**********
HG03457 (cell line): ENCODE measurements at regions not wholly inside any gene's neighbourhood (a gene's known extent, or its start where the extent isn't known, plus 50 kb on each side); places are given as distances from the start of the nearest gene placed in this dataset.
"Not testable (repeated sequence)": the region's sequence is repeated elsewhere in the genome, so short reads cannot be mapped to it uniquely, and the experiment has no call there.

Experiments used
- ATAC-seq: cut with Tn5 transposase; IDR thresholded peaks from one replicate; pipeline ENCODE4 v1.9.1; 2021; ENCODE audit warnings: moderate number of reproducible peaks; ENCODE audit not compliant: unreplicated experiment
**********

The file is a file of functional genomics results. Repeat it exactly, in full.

HG03457 (cell line): ENCODE measurements at regions not wholly inside any gene's neighbourhood (a gene's known extent, or its start where the extent isn't known, plus 50 kb on each side); places are given as distances from the start of the nearest gene placed in this dataset.
"Not testable (repeated sequence)": the region's sequence is repeated elsewhere in the genome, so short reads cannot be mapped to it uniquely, and the experiment has no call there.

Experiments used
- ATAC-seq: cut with Tn5 transposase; IDR thresholded peaks from one replicate; pipeline ENCODE4 v1.9.1; 2021; ENCODE audit warnings: moderate number of reproducible peaks; ENCODE audit not compliant: unreplicated experiment